As tensions mount in Oregon, lawmakers close down capitol in response to militia threats
Fearing for the safety of lawmakers and citizens alike, Oregon officials shut down the state capitol on Saturday following alleged threats from right-wing militia groups.
The conflict started Thursday when 11 GOP senators went into hiding to block a vote on a measure that would significantly reduce the state’s greenhouse gas emissions by 2050, Business Insider reports. Democrats already have a majority in the chamber, but 20 members need to be president for a quorum.
Oregon Governor Kate Brown deployed state police to collect the Republicans, according to the Associated Press. Although the officers can force the senators into a patrol car and return them to the Capitol, the agency said in a statement they would use more “polite” tactics.
“Send bachelors and come heavily armed,” Sen. Brian Boquist said late Wednesday as the prospect of a walkout looked more likely, per the AP. “I’m not going to be a political prisoner in the state of Oregon. It’s just that simple.”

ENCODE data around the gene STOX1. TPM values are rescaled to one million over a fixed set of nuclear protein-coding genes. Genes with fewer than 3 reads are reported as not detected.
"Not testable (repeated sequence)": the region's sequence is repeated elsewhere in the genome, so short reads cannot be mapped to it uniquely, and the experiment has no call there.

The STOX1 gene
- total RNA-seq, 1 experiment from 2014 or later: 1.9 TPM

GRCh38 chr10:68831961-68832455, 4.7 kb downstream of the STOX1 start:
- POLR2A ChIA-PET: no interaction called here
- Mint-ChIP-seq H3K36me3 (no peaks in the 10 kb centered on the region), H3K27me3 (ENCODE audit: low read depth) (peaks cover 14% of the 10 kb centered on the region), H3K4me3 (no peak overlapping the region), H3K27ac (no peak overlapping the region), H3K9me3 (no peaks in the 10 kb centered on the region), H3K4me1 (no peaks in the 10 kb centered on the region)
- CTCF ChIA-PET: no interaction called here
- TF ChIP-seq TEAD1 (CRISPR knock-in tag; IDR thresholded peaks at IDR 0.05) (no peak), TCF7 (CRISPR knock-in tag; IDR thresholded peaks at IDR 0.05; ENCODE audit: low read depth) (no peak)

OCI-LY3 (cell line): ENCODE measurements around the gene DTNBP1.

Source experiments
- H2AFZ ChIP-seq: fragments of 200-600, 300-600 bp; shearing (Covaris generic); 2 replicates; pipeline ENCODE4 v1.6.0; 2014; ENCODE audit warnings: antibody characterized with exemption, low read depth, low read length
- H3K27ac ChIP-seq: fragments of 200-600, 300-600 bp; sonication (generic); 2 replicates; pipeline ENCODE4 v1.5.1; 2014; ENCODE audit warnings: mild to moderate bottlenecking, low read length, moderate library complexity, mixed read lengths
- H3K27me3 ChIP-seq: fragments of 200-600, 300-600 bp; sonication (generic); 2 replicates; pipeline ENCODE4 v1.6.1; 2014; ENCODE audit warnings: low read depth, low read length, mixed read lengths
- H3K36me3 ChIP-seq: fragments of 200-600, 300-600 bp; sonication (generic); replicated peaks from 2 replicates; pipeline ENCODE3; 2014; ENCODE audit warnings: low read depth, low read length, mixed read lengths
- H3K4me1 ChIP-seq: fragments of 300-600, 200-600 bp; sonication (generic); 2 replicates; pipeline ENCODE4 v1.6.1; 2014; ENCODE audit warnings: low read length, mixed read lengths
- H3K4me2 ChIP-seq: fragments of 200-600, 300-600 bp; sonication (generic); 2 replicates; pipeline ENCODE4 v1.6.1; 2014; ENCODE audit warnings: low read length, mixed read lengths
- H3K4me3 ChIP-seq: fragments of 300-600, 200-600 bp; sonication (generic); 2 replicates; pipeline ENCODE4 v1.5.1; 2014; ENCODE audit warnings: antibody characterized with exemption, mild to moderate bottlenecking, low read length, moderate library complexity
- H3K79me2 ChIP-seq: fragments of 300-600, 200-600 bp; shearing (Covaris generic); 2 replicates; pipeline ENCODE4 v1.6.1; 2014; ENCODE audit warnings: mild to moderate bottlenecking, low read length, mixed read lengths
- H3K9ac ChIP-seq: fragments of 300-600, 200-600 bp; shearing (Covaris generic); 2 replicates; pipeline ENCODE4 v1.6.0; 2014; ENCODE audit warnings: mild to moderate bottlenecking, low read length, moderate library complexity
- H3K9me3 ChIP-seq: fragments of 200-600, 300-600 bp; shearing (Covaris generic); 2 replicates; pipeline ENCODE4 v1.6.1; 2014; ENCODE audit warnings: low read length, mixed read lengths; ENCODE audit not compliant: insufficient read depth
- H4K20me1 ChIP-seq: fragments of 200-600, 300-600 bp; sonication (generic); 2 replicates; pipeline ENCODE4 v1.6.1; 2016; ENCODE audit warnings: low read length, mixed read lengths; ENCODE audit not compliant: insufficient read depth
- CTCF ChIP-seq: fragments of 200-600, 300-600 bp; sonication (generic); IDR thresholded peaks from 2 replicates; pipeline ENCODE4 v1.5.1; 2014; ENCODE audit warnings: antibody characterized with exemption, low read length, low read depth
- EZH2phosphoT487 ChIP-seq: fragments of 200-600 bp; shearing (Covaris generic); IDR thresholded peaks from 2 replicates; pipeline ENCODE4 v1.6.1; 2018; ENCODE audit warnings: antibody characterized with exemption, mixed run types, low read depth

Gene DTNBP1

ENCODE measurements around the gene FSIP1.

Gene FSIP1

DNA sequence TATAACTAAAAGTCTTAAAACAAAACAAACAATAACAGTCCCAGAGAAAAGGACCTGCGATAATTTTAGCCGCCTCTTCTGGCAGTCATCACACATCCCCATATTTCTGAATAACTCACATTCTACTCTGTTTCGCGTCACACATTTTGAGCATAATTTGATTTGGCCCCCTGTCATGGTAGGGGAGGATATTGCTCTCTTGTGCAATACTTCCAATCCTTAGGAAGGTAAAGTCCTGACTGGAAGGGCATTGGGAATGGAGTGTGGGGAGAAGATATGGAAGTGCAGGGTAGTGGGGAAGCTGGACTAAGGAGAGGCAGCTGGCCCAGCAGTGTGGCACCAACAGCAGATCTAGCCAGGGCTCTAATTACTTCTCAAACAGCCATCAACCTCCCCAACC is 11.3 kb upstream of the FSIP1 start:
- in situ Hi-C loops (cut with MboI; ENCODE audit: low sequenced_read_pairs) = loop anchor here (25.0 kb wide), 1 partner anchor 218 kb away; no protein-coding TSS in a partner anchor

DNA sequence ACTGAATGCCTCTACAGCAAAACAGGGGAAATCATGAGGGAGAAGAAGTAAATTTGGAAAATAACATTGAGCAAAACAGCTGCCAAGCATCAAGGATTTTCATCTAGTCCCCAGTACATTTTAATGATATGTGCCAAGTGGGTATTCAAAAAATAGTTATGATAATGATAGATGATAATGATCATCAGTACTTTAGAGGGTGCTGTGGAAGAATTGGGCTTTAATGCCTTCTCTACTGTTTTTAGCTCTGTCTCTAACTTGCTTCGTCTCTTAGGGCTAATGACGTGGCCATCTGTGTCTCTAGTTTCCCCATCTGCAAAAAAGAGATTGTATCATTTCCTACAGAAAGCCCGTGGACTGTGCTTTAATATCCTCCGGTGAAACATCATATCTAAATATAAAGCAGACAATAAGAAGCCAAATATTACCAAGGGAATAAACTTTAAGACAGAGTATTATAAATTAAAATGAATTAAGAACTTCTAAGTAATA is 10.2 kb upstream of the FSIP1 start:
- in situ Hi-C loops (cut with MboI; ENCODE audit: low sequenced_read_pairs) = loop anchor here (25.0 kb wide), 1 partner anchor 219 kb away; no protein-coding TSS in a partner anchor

Brown, however, was unfazed by the threat. “It’s time for the Senate Republicans to show up and do the job they were elected to do,” she said at a news conference, the AP reports.
Then, the militia groups began vocalizing their support of the truant lawmakers. Oregon’s Three Percenters – who the Southern Poverty Law Center considers a far-right, anti-government paramilitary group – as well as other regional and national groups alleged threatened protest and violence credibly enough for state lawmakers to shut down the capitol on Saturday, cancelling two floor sessions, according to Business Insider. Capt. Timothy Fox of the Oregon State Police confirmed the threat.
“We have been monitoring information throughout the day that indicates the safety of legislators, staff, and citizen visitors could be compromised if certain threatened behaviors were realized,” Fox told Business Insider. “The [Oregon State Police] and partner agencies are planning accordingly.”
The standoff still persists, and tensions remain high according to The New York Times. The end of the legislative session is only a few days away; however, Brown has indicated she plan to call a special session if legislative priorities can’t come to a vote because the Republican lawmakers haven’t returned.